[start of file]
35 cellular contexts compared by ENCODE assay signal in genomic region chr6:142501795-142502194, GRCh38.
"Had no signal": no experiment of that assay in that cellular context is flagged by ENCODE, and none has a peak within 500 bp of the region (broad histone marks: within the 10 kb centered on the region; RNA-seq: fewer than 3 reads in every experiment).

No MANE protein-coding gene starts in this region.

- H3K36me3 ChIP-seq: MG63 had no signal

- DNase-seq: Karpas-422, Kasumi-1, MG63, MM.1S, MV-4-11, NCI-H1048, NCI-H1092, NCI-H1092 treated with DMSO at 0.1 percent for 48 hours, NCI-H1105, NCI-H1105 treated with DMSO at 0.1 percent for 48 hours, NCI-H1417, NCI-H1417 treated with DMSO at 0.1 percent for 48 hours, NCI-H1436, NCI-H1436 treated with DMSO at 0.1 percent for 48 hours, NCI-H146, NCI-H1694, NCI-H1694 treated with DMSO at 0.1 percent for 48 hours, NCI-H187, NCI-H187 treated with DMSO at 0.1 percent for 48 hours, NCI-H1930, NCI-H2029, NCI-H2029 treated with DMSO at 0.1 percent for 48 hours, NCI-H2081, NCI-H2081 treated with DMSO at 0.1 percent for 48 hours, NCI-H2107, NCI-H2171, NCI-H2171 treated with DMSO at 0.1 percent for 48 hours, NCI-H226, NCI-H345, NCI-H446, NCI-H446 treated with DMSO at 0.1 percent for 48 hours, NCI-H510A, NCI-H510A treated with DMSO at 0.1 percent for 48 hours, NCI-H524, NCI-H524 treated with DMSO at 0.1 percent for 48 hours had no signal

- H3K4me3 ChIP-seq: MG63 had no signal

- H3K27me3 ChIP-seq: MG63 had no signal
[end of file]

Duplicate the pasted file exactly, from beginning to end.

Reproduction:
35 cellular contexts compared by ENCODE assay signal in genomic region chr6:142501795-142502194, GRCh38.
"Had no signal": no experiment of that assay in that cellular context is flagged by ENCODE, and none has a peak within 500 bp of the region (broad histone marks: within the 10 kb centered on the region; RNA-seq: fewer than 3 reads in every experiment).

No MANE protein-coding gene starts in this region.

- H3K36me3 ChIP-seq: MG63 had no signal

- DNase-seq: Karpas-422, Kasumi-1, MG63, MM.1S, MV-4-11, NCI-H1048, NCI-H1092, NCI-H1092 treated with DMSO at 0.1 percent for 48 hours, NCI-H1105, NCI-H1105 treated with DMSO at 0.1 percent for 48 hours, NCI-H1417, NCI-H1417 treated with DMSO at 0.1 percent for 48 hours, NCI-H1436, NCI-H1436 treated with DMSO at 0.1 percent for 48 hours, NCI-H146, NCI-H1694, NCI-H1694 treated with DMSO at 0.1 percent for 48 hours, NCI-H187, NCI-H187 treated with DMSO at 0.1 percent for 48 hours, NCI-H1930, NCI-H2029, NCI-H2029 treated with DMSO at 0.1 percent for 48 hours, NCI-H2081, NCI-H2081 treated with DMSO at 0.1 percent for 48 hours, NCI-H2107, NCI-H2171, NCI-H2171 treated with DMSO at 0.1 percent for 48 hours, NCI-H226, NCI-H345, NCI-H446, NCI-H446 treated with DMSO at 0.1 percent for 48 hours, NCI-H510A, NCI-H510A treated with DMSO at 0.1 percent for 48 hours, NCI-H524, NCI-H524 treated with DMSO at 0.1 percent for 48 hours had no signal

- H3K4me3 ChIP-seq: MG63 had no signal

- H3K27me3 ChIP-seq: MG63 had no signal